Chapter 9: Pathways Toward Desirable Futures

in Journal of Teaching in Physical Education

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Murray F. MitchellUniversity of South Carolina

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Hal A. LawsonUniversity at Albany, SUNY

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Hans van der MarsArizona State University

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Phillip WardThe Ohio State University

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This special issue was designed to facilitate futures-oriented planning, focused on identical, similar, and unique practice and policy priorities. Formal planning aimed at desirable futures is a practical necessity for every helping profession because rapid, sometimes dramatic, societal change continues nonstop. Like all futures-oriented analyses, ours is unavoidably selective. Selectivity, once recognized, is a strength because readers are not asked to view the main claims and recommendations as a final authority. Selective research and scholarship focused on the creation and safeguarding of desirable futures has generative propensities that can provide the impetus for subsequent proposals aimed at the common good. In this chapter, the authors offer an integrative summary of the work in this special issue. Our summary invites readers’ special attention to distinctive features in their respective home contexts. This perspective stands in stark contrast to 20th Century models often described as “one best system” and “one ideal physical education model.” Justifiable variability—where “justifiable” means evidence-based and harmonized values—is the new norm for the 21st Century. The authors conclude that the physical education profession will benefit to the extent that it adopts the theme offered in this special issue. Unity founded on diversity—an idea whose time has come in a field known for fierce competition over curricula and programs.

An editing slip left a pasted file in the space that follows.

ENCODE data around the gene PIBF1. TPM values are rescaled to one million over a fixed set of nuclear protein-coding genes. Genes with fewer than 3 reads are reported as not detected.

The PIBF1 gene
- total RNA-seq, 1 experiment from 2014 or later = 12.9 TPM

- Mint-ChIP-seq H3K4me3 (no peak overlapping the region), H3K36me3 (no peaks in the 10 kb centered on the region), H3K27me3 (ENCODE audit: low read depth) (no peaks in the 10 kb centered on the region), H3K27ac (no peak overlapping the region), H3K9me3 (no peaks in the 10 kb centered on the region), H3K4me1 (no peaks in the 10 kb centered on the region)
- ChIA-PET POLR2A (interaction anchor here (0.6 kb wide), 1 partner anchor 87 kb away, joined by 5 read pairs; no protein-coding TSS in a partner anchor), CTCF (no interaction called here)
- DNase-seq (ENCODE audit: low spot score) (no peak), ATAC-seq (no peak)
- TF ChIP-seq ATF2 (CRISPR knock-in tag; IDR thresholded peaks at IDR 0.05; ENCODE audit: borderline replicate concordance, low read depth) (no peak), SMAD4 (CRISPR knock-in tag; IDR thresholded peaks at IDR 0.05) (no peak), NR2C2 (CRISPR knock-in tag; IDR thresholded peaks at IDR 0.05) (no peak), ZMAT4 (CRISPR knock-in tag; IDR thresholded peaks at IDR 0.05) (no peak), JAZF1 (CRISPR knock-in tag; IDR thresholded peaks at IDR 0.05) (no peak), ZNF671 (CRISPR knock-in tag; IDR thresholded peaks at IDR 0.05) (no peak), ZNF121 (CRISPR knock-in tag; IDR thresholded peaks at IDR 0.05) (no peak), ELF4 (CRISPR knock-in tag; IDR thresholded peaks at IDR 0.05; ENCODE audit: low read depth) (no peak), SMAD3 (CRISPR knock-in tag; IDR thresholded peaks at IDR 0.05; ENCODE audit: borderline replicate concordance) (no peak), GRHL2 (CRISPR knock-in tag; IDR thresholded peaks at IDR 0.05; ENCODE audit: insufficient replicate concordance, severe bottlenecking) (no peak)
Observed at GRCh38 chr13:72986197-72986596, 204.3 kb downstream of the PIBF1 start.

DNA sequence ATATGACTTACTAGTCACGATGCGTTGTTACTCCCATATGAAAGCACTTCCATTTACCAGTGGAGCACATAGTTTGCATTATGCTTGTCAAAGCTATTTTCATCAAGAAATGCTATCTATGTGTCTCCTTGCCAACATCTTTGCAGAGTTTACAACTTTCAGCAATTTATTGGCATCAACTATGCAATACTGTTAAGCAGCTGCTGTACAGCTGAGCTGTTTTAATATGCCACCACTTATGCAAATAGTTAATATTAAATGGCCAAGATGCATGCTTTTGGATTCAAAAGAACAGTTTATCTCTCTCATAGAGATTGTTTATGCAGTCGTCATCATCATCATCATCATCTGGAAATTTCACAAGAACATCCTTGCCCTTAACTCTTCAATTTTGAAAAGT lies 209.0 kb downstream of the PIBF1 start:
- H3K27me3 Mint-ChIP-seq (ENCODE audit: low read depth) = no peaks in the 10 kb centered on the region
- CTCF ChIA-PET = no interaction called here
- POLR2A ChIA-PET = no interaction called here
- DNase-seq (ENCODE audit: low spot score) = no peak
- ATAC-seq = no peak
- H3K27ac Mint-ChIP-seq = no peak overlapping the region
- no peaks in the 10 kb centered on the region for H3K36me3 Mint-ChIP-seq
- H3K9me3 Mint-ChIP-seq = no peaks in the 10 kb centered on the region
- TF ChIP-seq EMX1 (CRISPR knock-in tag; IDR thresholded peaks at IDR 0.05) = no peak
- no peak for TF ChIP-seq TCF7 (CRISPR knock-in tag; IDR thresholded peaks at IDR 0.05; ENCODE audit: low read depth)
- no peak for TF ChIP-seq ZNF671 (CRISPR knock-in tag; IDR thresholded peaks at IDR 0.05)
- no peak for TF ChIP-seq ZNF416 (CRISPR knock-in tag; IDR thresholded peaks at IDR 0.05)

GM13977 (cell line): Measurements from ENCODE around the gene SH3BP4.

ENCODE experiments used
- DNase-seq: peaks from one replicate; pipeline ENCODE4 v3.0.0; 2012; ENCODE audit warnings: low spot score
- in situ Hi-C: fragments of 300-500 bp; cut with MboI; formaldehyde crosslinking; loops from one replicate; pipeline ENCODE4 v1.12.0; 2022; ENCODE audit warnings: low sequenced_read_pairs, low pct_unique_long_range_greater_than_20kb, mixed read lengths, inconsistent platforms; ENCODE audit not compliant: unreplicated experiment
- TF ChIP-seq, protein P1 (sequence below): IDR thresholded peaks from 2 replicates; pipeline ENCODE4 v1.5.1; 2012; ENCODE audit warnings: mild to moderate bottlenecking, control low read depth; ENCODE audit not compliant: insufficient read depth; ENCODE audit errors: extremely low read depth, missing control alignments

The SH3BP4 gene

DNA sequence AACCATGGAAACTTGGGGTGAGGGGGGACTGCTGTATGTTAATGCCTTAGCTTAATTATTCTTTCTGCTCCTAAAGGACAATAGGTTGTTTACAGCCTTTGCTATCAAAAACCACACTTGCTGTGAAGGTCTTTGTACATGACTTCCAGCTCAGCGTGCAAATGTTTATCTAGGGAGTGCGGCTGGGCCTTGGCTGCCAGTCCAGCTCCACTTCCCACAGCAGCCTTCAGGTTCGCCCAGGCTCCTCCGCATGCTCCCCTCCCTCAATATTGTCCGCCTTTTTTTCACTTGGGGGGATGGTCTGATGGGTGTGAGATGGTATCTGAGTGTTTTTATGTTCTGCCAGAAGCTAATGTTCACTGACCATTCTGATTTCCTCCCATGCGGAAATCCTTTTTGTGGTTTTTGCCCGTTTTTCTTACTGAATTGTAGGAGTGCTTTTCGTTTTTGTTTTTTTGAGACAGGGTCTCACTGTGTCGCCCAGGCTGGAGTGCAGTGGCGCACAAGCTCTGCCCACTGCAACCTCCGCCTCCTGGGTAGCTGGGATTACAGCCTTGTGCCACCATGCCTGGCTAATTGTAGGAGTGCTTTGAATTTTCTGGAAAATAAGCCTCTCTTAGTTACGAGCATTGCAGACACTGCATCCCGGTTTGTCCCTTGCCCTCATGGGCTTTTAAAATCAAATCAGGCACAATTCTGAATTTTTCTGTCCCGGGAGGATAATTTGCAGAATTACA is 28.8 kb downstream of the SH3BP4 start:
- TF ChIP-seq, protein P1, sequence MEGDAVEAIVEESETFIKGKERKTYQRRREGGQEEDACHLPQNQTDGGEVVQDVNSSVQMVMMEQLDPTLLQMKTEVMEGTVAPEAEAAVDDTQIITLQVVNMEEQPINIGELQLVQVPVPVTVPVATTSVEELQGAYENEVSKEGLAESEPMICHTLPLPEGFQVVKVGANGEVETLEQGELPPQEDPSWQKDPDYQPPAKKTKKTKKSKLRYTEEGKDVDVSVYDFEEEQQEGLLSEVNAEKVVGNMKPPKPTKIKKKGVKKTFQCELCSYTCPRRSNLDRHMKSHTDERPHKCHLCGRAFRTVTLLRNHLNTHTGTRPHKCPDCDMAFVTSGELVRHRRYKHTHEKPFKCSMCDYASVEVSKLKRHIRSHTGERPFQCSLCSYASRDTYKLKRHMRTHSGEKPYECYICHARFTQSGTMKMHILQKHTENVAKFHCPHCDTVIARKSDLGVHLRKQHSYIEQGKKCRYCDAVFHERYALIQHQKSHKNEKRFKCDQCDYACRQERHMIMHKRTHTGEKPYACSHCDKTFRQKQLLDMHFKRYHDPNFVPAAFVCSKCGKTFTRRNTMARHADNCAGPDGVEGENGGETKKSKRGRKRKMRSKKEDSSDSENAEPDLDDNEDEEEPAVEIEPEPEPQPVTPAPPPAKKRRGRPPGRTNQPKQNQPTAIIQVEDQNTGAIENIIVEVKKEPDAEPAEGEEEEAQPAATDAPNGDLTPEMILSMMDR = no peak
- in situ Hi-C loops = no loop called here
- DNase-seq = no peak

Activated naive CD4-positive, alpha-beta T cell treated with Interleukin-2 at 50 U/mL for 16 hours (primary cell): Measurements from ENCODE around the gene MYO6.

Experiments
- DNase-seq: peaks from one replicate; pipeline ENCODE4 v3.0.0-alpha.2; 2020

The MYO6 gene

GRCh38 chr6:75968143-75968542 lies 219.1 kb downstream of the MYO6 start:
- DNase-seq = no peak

Mitchell is with the University of South Carolina, Columbia, SC, USA. Lawson is with the University at Albany, SUNY, Albany, NY, USA. van der Mars is with Arizona State University, Mesa, AZ, USA. Ward is with The Ohio State University, Columbus, OH, USA.

Mitchell (mmitchel@mailbox.sc.edu) is corresponding author.
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